The symposium organizers Gage and Frisén assembled a fantastic program, balancing well-established leaders of the field with an exciting showcase of talks selected from the abstracts. One particular appeal of the Keystone Symposia lies in the presentation of unpublished data, which limits how much this Meeting Review can reveal without undermining the trust that these meetings are based on. As such, we will provide an overview of the meeting and discuss common topics and emerging ideas, rather than elaborating on specific data. The emphasis on unpublished work also creates a particular atmosphere of trust that sets the Keystone Symposia apart from larger meetings elsewhere, while the immense scope of the adult neurogenesis field and the many friendships among its protagonists support this remarkable openness. Some speakers will undoubtedly still keep a trick or two up their sleeve in order to keep the field fresh with surprises, but this does not detract from the value of the meeting.
The Keynote lecture by Anders Björklund (Lund University, Sweden) was the perfect opening to the meeting, setting the scene for adult neurogenesis research in Sweden and beyond. Björklund is a pioneer of neurotransplantation and much of his work, conducted partly with Gage, facilitated adult neurogenesis research in the 1990s. In his address, Björklund gave a personal account of the history of cell-based neural repair, which began with pioneering work performed during the 1970s using immature midbrain dopaminergic neurons for cell replacement in animal models of Parkinson's disease. More recently, this approach has regained interest thanks to the development of refined protocols that allow the generation of authentic and transplantable midbrain dopaminergic neurons from human pluripotent stem cells. Most conferences neglect such a historical perspective and thereby undermine the value of such talks that go far beyond merely a tale of yesteryears. They emphasize the threads along which research progresses, widen the horizon to see the bigger picture and can even help to prevent researchers from ‘reinventing the wheel’ when trying to come up with new experimental strategies.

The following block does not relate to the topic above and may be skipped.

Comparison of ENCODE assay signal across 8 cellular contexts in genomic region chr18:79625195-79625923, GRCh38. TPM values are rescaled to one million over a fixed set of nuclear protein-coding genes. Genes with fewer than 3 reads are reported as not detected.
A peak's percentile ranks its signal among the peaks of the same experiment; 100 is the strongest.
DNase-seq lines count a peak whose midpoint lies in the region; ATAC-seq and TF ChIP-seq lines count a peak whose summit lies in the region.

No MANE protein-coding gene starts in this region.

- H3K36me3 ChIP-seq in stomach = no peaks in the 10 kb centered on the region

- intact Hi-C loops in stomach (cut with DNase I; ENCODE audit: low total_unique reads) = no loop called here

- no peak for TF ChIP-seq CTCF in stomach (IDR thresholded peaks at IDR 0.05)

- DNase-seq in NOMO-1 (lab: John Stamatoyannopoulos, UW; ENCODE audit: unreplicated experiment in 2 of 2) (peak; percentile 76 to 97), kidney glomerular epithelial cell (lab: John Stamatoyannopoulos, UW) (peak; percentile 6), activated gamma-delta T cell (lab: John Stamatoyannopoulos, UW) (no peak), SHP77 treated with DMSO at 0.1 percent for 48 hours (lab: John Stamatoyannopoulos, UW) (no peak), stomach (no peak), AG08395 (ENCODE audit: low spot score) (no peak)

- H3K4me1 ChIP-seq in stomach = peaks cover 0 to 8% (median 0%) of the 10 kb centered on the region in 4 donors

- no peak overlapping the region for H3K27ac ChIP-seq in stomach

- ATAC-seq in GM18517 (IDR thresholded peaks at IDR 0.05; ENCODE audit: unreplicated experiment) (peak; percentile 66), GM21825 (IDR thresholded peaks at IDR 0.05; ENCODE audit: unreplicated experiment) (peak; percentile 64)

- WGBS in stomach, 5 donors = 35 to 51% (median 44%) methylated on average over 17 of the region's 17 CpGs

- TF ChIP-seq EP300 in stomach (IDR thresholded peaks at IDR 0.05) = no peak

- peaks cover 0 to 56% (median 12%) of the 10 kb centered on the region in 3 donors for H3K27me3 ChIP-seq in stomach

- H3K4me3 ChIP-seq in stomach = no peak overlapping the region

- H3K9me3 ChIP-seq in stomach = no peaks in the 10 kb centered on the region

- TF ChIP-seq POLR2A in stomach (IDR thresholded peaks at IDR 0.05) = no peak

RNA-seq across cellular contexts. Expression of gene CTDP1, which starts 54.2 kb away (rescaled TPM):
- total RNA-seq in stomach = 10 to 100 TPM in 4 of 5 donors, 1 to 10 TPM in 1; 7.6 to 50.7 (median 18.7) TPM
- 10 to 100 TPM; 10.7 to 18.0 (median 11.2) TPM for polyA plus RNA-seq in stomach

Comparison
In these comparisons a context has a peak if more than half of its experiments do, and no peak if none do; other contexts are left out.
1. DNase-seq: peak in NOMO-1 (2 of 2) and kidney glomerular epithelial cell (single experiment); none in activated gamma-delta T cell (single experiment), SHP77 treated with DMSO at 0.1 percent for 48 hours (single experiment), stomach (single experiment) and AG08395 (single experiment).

Lessons from evolution
Regeneration is a highly variable trait across the animal kingdom. Newts, salamanders and zebrafish far surpass mammals in their regenerative capacity. András Simon (Karolinska Institutet, Stockholm, Sweden) outlined how ependymoglial cells, a particular type of glial cell in the ventricular wall, can regenerate cholinergic and dopaminergic neurons in the newt brain and discussed the role that the environment may have had in the evolution of this phenomenon. Simon described his work in manipulating oxygen availability for newts, which is reminiscent of the varying oxygen levels in their natural habitat. Artificial variation in oxygen levels was observed to regulate neurogenesis in the adult newts, and Simon proposed that adult neurogenesis and brain regeneration in this animal co-evolved with the involvement of reactive oxygen species in the regulation of neural progenitor fate. Elly Tanaka (Center for Regenerative Therapies, CRTD, Dresden, Germany) works on the axolotl system, in which a full spinal cord lesion results in activation of robust neural stem cell self-renewal, followed by neurogenesis to replace all missing neural cell types. She found that injury induces the reactivation of planar cell polarity pathway proteins that contribute to posterior outgrowth of the proliferative neural stem cells, as well as ensuring self-renewing divisions. Michael Brand (CRTD, Dresden, Germany) presented his recent studies focusing on the role of leukotriene signaling in stem cell-based neuronal regeneration in the zebrafish. Among other findings, his work highlighted the power of zebrafish as a model organism and the impressive genetic tools available in this species that can help to advance the field.